Author Topic: VBA in Excel  (Read 4806 times)

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CmdrDuh

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Re: VBA in Excel
« Reply #30 on: January 23, 2008, 02:15:07 PM »
18103
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Guest

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Re: VBA in Excel
« Reply #31 on: January 23, 2008, 02:17:21 PM »
WOW!   :-o

Dnereb

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Re: VBA in Excel
« Reply #32 on: January 25, 2008, 09:11:18 AM »
The reason for doing the loop 6 times is simple in itself...

If you delete a row you are on.... you are on the next row (the original is gone)
if you loop on and move to the next row... You just skipped one!

solution run your loop from end to start instead.

CmdrDuh

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Re: VBA in Excel
« Reply #33 on: January 25, 2008, 09:14:39 AM »
actually, when you delete the row your on, the one below moves up and your on it.  The test still runs and tests the now current row and the new one below it.
Everyone has a photographic memory, Some just don't have film.
They say money can't buy happiness, but it can buy Bacon and that's a close second

ML

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Re: VBA in Excel
« Reply #34 on: January 25, 2008, 04:03:09 PM »
CM

I have not read the entire post; I'm just weighing in here
There a few methods you can use

xlshiftup (down)

And the row object (like cells) may have an offsett method as well.

Mark

Dnereb

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Re: VBA in Excel
« Reply #35 on: January 26, 2008, 03:31:06 PM »
Actually it doesn't test again after deletion:

Snippet of solution code:
 
Code: [Select]
Rows(intRow).Select
                    ' And delete it!!
                    Selection.Delete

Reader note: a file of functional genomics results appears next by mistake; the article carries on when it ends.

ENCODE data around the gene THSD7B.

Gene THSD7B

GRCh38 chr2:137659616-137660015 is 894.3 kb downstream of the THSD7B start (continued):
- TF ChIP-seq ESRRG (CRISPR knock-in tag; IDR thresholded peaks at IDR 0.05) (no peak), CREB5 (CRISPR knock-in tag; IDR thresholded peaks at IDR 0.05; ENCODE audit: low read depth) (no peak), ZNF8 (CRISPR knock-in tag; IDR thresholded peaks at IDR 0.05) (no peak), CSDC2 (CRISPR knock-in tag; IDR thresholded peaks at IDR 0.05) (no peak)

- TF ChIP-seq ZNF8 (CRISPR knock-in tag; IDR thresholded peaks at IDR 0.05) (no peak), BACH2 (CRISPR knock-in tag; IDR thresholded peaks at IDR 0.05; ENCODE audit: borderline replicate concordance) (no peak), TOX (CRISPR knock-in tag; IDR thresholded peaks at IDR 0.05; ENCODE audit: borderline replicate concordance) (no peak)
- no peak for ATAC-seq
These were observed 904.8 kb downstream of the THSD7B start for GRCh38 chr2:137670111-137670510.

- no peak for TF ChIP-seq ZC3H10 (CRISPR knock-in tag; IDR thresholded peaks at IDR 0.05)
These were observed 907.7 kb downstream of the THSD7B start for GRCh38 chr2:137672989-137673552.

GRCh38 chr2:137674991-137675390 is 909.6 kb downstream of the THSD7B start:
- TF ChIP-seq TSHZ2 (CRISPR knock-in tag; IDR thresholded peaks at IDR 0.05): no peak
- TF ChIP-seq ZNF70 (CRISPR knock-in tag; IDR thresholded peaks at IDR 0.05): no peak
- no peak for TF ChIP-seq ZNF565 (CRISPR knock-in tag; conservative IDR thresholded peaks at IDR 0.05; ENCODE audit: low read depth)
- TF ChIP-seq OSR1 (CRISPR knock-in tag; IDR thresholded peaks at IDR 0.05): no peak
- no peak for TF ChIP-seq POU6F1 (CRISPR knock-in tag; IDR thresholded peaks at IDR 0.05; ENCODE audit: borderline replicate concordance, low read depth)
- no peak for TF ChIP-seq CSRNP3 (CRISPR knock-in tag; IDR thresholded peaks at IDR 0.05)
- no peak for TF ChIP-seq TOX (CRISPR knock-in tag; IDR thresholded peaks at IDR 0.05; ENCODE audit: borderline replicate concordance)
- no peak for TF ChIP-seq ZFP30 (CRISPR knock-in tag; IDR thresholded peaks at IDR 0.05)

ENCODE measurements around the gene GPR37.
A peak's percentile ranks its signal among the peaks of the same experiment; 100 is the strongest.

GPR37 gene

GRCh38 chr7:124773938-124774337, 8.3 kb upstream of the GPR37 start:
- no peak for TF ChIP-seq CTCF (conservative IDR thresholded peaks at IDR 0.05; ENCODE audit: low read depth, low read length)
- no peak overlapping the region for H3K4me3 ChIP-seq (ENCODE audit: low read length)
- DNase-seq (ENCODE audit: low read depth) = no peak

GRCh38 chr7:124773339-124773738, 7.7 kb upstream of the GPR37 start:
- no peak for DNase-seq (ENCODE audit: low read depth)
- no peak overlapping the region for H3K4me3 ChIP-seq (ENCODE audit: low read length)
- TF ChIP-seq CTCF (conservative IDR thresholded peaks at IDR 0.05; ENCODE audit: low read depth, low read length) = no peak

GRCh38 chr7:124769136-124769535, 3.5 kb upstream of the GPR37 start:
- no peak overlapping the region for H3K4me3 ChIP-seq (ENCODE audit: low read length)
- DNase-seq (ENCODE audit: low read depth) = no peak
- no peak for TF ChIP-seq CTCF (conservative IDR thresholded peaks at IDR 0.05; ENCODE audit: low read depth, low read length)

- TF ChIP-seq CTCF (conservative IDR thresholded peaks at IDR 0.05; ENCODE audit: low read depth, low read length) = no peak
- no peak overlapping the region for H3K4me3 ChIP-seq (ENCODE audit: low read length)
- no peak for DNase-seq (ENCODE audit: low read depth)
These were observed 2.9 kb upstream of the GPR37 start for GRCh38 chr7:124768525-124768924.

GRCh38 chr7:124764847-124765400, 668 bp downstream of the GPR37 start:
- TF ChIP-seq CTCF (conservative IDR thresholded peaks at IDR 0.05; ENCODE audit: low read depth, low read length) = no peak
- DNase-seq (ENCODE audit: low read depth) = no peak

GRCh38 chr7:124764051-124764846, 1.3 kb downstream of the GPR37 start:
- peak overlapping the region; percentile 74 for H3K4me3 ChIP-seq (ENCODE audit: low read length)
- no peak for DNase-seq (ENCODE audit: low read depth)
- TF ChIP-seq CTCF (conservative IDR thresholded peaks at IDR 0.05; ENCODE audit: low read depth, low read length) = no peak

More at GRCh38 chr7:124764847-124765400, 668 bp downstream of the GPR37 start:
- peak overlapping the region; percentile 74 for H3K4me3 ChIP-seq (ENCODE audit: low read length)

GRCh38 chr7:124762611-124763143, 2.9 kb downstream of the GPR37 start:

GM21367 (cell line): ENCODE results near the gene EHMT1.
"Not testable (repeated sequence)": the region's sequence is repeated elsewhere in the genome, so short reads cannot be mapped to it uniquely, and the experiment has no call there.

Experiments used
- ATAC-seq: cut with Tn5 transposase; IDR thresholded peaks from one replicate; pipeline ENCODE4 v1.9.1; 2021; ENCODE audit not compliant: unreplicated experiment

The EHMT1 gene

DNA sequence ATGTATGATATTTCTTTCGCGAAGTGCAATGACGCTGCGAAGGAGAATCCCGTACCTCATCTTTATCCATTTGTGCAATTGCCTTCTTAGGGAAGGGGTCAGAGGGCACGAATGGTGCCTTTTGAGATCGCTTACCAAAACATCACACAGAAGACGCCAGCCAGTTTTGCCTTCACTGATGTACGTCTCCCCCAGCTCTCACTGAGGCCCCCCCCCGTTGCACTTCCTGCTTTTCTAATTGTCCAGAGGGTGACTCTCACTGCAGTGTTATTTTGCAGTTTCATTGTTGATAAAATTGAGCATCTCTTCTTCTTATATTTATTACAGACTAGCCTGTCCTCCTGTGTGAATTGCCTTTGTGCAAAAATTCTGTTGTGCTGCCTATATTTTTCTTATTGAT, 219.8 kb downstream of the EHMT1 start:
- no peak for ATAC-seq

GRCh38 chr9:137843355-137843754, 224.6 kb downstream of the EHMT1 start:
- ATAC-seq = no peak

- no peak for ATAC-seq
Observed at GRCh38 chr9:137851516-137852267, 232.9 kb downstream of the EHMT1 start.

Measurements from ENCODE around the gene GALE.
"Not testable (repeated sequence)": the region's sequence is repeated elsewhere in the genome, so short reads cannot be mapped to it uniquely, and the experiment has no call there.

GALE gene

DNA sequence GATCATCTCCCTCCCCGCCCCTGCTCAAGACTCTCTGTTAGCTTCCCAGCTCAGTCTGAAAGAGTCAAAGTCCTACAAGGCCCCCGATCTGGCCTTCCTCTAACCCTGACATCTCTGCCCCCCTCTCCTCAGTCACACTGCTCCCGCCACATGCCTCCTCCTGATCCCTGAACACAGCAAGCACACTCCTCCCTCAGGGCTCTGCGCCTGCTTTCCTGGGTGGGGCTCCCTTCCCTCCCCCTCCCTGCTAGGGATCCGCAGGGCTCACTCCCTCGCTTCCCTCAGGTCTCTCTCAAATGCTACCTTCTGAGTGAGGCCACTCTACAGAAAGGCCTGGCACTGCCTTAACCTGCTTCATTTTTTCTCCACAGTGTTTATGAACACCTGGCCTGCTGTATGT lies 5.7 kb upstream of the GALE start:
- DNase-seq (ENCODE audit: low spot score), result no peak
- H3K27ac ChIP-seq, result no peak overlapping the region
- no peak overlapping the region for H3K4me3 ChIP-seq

End If
                ' Increase the row counter by 1
               'intRow = intRow + 1

Ml is correct as well using xlshiftup(down) will prevent this logic error as well.
but If I had to choose I would prefer looping end to start end inspecting the row below
Code: [Select]
If Cells(intRow, 8) >= Cells(intRow - 1, 8) ThenThis will reduce the instructions by 1 and in a loop run this often that is a legal argument to me.

(edit: added code tags to single line of code)

CmdrDuh

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Re: VBA in Excel
« Reply #36 on: January 28, 2008, 09:19:48 AM »
Actually it doesn't test again after deletion:
Actually it does, in fact it will continue to test until the 2 lines dont match.  That is the purpose of the while/wend.  I guess i should remove the extra comments from the code as it looks like it is confusing people about when the counter is being incremented.
Everyone has a photographic memory, Some just don't have film.
They say money can't buy happiness, but it can buy Bacon and that's a close second

ML

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Re: VBA in Excel
« Reply #37 on: January 28, 2008, 09:27:47 AM »

I wish there was a row and column (delete,insert) event.
I was trying to make something happen for weeks in my one spread sheet.
I was on The MSDN Forums and all; I got a lot of great suggestions but was still never satisfied with the result.
The one thing I did l learn and as someone in the forum also suggested; that is using a named range when you know that rows or columns are likely to be inserted; this allows a dynamic update to your range.

I think I am a bit off topic here; sorry, I am just thinking out loud.
I could probably do something with NamedRange.usedRange
If the NamedRange.UsedRange = +1 or something like that.

Named Ranges are priceless in Excel